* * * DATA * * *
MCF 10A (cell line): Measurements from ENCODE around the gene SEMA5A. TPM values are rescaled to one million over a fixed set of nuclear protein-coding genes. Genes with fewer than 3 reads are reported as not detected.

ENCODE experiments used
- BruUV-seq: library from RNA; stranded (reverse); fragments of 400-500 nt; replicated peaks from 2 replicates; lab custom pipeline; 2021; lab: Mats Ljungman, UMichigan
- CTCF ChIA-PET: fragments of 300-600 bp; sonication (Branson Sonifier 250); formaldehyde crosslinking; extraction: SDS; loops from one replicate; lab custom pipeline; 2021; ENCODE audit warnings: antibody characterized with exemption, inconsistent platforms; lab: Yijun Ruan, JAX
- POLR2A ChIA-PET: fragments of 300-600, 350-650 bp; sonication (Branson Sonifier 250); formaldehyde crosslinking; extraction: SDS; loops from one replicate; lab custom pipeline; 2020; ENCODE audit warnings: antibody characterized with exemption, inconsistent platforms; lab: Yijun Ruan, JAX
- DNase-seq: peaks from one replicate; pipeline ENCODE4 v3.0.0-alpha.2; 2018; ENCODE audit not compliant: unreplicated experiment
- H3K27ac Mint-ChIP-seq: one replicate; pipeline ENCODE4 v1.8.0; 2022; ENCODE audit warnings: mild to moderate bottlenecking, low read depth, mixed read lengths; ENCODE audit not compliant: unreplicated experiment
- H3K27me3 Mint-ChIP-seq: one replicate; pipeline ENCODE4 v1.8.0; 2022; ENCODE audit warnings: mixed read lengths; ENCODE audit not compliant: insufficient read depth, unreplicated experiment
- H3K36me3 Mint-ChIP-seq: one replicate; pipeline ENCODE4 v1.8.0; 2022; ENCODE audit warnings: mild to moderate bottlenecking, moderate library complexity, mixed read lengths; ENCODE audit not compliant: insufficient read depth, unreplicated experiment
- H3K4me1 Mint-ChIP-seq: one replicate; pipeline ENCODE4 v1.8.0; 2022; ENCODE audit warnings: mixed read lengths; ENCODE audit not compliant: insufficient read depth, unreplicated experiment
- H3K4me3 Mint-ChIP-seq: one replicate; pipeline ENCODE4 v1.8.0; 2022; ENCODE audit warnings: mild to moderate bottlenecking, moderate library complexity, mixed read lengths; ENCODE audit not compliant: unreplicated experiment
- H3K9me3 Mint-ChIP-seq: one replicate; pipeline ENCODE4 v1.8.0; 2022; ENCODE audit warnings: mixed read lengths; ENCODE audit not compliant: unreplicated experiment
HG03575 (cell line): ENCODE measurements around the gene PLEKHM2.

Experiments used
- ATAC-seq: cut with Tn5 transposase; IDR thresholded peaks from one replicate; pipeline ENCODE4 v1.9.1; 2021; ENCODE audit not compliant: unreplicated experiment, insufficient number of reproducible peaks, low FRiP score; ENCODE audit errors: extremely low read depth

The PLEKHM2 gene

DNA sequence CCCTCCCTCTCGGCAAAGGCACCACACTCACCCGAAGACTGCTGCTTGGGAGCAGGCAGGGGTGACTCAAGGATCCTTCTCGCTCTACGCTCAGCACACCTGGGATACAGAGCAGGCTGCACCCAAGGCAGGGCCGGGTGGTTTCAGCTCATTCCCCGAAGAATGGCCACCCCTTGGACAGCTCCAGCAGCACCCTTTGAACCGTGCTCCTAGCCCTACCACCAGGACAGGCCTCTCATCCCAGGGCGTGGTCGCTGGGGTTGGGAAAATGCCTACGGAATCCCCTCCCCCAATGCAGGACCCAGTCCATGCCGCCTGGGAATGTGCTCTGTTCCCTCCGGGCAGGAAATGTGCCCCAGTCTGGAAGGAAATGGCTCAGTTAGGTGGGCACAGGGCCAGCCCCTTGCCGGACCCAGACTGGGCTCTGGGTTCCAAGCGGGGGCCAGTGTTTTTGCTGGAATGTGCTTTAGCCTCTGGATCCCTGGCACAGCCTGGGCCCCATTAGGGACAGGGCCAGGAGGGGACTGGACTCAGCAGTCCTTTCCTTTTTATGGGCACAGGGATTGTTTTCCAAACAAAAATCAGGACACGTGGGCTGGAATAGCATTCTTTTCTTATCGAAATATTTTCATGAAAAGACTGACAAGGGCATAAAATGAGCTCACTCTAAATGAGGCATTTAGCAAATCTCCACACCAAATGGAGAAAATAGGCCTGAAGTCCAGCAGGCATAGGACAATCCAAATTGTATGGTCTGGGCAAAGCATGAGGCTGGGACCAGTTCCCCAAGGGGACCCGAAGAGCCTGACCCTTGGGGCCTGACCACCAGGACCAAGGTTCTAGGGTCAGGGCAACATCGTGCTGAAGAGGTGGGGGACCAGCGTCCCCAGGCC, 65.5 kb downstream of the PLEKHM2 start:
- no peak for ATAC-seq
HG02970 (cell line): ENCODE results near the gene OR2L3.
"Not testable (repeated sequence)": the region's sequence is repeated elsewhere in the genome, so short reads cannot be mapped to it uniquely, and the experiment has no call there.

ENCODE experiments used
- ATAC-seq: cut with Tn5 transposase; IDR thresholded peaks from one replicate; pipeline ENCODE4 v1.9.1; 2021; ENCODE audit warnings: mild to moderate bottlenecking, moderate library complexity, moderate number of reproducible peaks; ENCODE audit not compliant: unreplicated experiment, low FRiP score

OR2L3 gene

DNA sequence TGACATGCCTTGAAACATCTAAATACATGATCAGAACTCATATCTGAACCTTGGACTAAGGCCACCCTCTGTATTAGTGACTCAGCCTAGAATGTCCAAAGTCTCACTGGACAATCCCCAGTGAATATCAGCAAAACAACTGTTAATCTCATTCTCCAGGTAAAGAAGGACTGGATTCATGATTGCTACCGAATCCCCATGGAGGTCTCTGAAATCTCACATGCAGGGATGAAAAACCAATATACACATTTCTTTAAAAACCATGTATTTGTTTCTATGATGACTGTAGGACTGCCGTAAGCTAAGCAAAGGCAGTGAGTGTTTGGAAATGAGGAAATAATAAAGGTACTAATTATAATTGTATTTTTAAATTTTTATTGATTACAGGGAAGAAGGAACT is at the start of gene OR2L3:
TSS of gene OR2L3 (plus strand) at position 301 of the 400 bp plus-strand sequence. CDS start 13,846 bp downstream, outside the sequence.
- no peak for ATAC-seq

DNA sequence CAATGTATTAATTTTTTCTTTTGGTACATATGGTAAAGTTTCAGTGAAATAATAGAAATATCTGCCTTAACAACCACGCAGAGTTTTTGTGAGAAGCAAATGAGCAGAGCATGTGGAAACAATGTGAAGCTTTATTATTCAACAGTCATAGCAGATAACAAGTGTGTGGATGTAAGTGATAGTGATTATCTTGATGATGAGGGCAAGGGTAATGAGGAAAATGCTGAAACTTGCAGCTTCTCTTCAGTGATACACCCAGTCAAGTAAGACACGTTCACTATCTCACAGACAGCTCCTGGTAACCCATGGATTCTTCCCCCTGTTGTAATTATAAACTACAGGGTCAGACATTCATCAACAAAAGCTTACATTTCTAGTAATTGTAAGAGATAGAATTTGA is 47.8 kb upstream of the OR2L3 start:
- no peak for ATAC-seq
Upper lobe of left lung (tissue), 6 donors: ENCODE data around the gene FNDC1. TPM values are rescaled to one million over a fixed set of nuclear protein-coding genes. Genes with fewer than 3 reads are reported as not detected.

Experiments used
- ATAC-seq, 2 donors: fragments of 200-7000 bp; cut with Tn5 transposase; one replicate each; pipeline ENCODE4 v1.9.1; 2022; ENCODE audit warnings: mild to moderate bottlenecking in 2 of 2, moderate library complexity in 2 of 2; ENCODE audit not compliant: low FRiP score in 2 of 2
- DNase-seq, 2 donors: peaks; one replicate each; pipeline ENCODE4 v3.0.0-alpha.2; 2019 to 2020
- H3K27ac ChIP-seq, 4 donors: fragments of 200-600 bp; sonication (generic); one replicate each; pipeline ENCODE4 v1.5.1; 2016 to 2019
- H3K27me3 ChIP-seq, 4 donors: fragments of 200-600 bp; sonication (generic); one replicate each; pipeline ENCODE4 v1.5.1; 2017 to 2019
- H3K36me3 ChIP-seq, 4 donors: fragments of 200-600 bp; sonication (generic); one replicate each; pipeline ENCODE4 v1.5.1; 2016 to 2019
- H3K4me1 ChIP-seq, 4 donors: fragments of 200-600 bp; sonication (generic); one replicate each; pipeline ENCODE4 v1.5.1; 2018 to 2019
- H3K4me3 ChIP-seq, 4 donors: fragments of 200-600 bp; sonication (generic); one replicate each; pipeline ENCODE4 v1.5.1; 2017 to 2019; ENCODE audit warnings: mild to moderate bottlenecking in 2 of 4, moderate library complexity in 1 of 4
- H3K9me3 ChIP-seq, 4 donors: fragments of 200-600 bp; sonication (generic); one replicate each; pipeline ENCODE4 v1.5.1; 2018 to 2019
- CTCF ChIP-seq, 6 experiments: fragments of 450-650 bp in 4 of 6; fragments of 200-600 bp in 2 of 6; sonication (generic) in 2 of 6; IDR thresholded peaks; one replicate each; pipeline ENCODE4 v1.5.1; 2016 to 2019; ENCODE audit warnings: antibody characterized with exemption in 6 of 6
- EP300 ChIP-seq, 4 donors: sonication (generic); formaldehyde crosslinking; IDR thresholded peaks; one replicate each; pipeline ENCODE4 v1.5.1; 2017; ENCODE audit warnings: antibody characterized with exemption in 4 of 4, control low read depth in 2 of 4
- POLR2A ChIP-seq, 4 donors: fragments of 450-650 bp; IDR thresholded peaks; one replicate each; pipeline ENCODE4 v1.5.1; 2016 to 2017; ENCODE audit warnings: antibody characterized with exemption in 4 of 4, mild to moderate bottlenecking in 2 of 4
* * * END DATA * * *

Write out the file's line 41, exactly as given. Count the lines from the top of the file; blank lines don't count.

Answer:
- POLR2A ChIP-seq, 4 donors: fragments of 450-650 bp; IDR thresholded peaks; one replicate each; pipeline ENCODE4 v1.5.1; 2016 to 2017; ENCODE audit warnings: antibody characterized with exemption in 4 of 4, mild to moderate bottlenecking in 2 of 4